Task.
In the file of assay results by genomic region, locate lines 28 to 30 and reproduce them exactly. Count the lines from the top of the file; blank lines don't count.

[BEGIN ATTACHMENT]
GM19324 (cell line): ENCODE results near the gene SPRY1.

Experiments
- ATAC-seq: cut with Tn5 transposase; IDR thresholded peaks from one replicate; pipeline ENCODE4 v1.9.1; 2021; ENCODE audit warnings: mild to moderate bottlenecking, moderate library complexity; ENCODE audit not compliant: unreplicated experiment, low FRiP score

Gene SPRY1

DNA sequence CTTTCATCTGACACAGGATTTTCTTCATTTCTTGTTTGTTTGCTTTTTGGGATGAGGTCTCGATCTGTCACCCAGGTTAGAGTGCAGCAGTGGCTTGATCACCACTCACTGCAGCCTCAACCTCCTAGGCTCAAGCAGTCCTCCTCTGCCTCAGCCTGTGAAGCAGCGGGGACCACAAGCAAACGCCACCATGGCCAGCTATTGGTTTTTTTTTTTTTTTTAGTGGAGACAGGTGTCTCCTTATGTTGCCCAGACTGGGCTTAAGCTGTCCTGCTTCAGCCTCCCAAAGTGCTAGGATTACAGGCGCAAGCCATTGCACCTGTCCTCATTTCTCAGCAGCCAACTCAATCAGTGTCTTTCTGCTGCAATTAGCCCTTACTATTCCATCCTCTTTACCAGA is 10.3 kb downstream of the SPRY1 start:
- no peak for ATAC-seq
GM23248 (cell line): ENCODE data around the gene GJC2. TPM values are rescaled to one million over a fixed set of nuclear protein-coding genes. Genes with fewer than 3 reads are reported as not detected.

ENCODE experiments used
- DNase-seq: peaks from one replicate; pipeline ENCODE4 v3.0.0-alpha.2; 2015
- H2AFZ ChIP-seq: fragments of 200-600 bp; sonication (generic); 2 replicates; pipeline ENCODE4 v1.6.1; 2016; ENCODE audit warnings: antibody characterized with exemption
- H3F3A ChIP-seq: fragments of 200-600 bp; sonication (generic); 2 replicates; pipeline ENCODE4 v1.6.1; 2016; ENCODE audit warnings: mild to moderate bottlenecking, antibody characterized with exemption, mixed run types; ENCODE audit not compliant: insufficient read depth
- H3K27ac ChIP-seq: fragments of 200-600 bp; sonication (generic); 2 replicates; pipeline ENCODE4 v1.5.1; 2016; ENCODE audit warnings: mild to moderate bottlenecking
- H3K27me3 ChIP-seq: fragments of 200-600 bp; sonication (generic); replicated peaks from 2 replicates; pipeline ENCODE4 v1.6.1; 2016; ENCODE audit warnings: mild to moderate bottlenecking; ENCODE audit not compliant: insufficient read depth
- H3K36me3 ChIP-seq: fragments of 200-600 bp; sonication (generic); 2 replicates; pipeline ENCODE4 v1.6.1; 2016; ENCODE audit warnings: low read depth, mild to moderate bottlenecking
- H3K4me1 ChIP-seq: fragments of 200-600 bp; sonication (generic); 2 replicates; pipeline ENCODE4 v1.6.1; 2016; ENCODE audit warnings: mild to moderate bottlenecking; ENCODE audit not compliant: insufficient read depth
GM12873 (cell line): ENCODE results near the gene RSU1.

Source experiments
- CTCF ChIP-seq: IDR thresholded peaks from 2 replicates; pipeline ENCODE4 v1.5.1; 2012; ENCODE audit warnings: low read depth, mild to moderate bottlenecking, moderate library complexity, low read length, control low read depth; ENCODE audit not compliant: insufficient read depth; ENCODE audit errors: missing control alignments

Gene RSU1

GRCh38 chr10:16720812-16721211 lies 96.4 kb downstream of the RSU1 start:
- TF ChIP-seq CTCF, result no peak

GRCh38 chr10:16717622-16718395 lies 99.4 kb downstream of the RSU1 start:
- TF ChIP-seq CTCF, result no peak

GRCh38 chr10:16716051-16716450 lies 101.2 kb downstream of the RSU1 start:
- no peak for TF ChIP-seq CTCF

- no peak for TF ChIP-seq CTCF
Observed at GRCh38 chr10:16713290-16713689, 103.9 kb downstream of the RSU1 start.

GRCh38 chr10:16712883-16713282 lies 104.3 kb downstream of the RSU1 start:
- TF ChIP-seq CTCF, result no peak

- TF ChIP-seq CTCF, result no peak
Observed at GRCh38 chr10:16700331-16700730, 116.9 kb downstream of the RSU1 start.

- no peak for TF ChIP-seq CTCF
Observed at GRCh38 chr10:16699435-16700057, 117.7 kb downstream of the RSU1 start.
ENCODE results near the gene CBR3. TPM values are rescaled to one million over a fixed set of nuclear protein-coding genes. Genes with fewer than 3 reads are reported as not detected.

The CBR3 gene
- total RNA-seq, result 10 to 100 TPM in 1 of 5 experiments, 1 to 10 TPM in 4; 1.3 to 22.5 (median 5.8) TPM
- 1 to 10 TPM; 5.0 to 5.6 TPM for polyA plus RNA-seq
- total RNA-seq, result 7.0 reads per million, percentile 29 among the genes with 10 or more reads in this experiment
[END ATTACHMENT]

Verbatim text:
GRCh38 chr10:16712883-16713282 lies 104.3 kb downstream of the RSU1 start:
- TF ChIP-seq CTCF, result no peak

- TF ChIP-seq CTCF, result no peak